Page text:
RE: [TLS] Re: Comments ondraft-santesson-tls-ume-04/draft-santesson-tls-supp-00

"Stefan Santesson" <> Tue, 18 April 2006 18:41 UTC

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Subject: RE: [TLS] Re: Comments ondraft-santesson-tls-ume-04/draft-santesson-tls-supp-00
Date: Tue, 18 Apr 2006 19:40:53 +0100
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Thread-Topic: [TLS] Re: Comments ondraft-santesson-tls-ume-04/draft-santesson-tls-supp-00
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From: Stefan Santesson <>
To: EKR <>
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It seems that we have a misunderstanding (or disagreement?) on the scope
of this document.

It is not intended to specify the UPN of Active Directory or how user
account names in Active Directory are obtained.

It neither intends to specify how any server environment should map this
hint to any account.

The scope of this document is to specify a _generic_ protocol syntax for
exchanging hints. In addition to this the document specifies one
specific hint type that may be used to send over a domain hint or a
user@domain hint.
Other hint types may be defined in future standards.

Any references to use in a Microsoft environment should only be viewed
as implementation examples.

I've said before that I'm willing to change the name (not using "UPN" at
all as variable name), keeping the same syntax, if that helps clarifying

As a natural follow up I would certainly consider writing an
informational document specifying the exact encoding and matching rules
for a Microsoft UPN. But that would be a separate effort and obviously

Stefan Santesson
Program Manager, Standards Liaison
Windows Security

> -----Original Message-----
> From: Eric Rescorla []
> Sent: den 18 april 2006 11:25
> To: Stefan Santesson
> Cc: Russ Housley;;
> Subject: Re: [TLS] Re: Comments ondraft-santesson-tls-ume-04/draft-
> santesson-tls-supp-00
> "Stefan Santesson" <> writes:
> >>
> >> Russ Housley <> wrote:
> >> > >-tls-ume:
> >> > >Why is this draft going to Proposed? ISTM that it's pretty
> >> > >hard to interpret without a bunch of MS-proprietary
> >> > >information. There's no need for it to go to Proposed, since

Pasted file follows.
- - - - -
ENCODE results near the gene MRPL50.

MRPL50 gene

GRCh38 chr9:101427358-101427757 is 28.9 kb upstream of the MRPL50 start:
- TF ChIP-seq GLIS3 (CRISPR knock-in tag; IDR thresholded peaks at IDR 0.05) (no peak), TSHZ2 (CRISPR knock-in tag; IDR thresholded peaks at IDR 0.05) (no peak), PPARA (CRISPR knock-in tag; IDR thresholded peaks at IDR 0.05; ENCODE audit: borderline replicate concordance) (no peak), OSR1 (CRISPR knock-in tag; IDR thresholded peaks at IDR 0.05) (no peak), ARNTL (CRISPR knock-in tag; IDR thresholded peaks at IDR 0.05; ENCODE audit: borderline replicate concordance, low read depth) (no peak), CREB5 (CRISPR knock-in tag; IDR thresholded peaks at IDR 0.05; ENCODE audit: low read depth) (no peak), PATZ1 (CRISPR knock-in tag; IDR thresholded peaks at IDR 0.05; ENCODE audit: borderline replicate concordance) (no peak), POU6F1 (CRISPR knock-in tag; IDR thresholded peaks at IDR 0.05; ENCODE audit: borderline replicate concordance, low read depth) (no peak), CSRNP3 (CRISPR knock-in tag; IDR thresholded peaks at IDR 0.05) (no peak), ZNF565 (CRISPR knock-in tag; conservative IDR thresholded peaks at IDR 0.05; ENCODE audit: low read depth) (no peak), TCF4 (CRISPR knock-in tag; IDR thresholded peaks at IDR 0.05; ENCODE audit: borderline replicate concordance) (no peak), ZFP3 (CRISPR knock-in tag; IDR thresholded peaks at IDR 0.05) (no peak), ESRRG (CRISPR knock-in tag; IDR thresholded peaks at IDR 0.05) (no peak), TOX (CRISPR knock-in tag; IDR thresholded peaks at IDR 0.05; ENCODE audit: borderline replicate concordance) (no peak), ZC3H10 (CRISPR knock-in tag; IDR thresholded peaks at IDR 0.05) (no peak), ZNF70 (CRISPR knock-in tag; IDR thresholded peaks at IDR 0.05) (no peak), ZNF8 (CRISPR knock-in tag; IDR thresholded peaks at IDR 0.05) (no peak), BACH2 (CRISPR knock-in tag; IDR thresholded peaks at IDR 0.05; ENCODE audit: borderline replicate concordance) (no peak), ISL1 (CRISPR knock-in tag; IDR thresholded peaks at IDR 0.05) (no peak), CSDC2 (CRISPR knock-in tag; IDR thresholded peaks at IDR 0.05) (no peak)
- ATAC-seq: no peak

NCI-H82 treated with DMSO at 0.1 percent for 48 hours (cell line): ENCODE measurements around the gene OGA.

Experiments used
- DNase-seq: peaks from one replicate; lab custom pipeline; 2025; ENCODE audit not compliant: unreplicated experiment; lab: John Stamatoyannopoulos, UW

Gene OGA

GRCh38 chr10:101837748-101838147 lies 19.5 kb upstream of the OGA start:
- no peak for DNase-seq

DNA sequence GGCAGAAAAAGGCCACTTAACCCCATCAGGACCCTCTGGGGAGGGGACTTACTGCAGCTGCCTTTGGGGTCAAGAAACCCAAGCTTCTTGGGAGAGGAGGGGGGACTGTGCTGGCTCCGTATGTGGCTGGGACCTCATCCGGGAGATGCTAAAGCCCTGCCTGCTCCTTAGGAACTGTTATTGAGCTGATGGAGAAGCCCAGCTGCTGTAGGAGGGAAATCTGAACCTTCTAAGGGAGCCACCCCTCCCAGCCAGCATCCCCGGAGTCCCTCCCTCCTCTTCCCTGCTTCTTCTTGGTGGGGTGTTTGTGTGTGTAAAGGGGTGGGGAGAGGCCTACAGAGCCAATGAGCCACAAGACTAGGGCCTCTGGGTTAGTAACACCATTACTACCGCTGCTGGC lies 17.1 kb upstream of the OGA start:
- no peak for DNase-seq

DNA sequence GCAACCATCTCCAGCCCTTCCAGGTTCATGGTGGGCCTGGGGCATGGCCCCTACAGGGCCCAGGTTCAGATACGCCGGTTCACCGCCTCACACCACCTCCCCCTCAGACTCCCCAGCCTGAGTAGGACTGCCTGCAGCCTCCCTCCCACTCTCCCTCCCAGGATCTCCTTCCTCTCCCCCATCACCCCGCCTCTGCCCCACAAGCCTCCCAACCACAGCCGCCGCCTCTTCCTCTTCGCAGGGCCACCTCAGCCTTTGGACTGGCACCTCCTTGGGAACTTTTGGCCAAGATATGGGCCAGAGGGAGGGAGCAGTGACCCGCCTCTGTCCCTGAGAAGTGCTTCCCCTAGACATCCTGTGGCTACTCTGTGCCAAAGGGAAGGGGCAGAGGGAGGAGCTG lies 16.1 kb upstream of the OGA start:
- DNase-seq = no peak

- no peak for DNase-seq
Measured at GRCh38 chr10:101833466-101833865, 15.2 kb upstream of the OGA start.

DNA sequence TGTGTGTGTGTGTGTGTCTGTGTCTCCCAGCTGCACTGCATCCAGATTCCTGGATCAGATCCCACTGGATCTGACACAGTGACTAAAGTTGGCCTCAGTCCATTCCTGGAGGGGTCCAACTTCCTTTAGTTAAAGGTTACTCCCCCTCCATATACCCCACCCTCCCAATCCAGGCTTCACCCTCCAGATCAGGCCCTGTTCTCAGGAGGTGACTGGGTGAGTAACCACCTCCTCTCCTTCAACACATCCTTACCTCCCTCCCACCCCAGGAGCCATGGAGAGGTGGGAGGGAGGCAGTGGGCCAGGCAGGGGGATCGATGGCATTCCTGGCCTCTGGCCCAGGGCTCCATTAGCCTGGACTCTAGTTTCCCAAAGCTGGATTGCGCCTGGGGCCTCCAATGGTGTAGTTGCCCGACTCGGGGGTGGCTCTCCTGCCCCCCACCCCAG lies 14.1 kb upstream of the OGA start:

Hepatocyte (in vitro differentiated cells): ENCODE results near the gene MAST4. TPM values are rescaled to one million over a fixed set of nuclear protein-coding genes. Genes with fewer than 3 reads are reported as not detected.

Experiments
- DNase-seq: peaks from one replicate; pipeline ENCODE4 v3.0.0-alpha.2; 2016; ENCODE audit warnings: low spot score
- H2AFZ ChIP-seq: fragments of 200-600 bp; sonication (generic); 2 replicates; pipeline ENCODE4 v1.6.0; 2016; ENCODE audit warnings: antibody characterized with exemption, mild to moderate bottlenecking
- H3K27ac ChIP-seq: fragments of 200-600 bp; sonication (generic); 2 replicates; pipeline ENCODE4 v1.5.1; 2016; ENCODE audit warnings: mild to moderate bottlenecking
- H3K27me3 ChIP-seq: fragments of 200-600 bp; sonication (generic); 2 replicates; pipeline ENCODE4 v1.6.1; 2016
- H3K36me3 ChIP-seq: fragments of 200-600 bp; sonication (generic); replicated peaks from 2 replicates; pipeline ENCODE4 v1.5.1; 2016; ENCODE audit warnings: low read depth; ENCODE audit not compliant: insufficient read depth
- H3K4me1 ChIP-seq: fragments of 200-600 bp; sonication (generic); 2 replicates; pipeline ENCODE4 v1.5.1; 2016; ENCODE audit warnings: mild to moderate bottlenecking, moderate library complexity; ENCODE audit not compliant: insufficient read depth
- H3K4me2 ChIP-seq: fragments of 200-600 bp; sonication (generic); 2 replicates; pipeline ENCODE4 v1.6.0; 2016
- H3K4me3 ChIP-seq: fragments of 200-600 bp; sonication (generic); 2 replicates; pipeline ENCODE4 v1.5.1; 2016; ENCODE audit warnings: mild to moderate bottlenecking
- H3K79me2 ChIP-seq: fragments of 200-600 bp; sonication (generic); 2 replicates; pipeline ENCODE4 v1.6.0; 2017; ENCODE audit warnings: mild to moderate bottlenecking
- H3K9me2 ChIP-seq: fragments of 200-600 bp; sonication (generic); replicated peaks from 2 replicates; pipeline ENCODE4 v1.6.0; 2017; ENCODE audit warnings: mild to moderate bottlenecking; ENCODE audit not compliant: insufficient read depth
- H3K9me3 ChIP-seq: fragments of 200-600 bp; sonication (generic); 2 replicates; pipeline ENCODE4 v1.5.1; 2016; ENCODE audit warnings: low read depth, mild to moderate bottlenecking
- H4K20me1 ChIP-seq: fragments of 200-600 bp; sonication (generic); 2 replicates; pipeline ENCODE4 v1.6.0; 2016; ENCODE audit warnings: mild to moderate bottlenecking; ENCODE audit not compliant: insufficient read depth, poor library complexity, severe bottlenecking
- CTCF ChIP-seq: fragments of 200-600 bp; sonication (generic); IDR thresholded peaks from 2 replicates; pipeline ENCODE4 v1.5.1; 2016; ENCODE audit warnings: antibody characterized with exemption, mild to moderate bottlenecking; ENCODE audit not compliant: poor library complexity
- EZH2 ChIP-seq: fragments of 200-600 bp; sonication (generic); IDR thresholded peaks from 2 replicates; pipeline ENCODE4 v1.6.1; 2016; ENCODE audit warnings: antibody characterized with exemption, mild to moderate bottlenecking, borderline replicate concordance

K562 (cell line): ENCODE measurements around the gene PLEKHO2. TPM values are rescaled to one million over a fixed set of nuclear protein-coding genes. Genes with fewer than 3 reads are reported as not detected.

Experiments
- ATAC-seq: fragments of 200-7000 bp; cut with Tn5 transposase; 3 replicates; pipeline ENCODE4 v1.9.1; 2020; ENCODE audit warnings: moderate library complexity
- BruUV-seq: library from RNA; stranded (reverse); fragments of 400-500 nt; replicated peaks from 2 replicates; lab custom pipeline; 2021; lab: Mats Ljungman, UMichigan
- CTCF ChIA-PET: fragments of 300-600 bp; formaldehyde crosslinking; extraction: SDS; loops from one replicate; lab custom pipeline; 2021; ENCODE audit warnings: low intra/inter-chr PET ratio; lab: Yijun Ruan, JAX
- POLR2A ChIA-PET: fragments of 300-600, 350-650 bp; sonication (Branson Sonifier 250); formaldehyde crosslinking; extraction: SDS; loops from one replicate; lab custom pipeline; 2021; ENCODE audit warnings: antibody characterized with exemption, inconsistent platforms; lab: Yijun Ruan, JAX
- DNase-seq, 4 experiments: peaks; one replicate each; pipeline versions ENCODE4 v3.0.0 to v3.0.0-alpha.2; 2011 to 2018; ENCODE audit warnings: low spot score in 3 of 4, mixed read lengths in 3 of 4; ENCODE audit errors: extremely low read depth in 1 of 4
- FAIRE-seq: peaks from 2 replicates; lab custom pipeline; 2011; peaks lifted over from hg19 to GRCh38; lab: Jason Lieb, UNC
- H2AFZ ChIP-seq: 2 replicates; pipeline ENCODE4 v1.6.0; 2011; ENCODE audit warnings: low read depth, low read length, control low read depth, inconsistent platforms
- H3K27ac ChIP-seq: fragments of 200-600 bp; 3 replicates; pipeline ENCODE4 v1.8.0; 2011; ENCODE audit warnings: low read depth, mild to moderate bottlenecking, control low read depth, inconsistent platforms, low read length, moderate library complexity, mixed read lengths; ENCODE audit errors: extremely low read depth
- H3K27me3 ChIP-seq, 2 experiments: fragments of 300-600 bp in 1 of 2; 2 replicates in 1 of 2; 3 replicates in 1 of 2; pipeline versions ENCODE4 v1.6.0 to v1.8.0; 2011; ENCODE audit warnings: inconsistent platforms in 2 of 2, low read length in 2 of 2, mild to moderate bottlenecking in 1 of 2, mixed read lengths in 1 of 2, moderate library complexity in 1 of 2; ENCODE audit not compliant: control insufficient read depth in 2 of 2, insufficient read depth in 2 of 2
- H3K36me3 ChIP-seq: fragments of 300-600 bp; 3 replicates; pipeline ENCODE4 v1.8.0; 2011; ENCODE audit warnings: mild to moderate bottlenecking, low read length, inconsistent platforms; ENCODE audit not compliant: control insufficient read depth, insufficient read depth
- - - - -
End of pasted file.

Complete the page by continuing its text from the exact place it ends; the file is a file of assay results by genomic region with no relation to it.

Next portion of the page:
> >> > >both extensions and Supp-data allow code points to be
> >> > >issued via informational.
> >> >
> >> > This is being discussed.  The reason that I would like to see it
> >> > standards-track is that the structure supports more than just
> >> > Microsoft names.  The Microsoft names are simply the first ones
> >> > are supported.
> >>
> >> I'm sympathetic to this, but I'm also uncomfortable with having a
> >> that's not really implementable in part. That said, this is
> >> part of a higher level IETF/IESG policy discussion rather than
> >> a TLS one.
> >>
> >
> > [Stefan] What part is not implementable? If you are referring to the
> > fact that normalization of the user name part of the UPN hint is not
> > fully defined, that does not make this specification
> >
> > Anny client/server based system that currently is using TLS for user
> > authentication must have an understanding of how names they use to
> > access accounts are formed. This standard makes it possible for them
> > send that username in that form. If we enforce specific character
> > normalization on the user name then they may not be able to use this
> > standard anymore as it may conflict with how they encode usernames.
> >
> > Many standards define fields that higher level protocols and apps
> > use in multiple ways. That does not make those standards
> > un-implementable. It's just a limitation of scope.
> I'm not talking about the normalization issue, primarily. I'm talking
> about the fact that the UPN part of the specification is incompletely
> specified. See, for instance my comments about how the client knows
> the domain should get the UPN data. For that matter, the procedure
> for determining whether the UPN maps to any given certificate is
> unspecified. The first issue in particular makes it very unlikely
> that one could interoperably implement this feature in a reasonable
> kind of way.
> -Ekr

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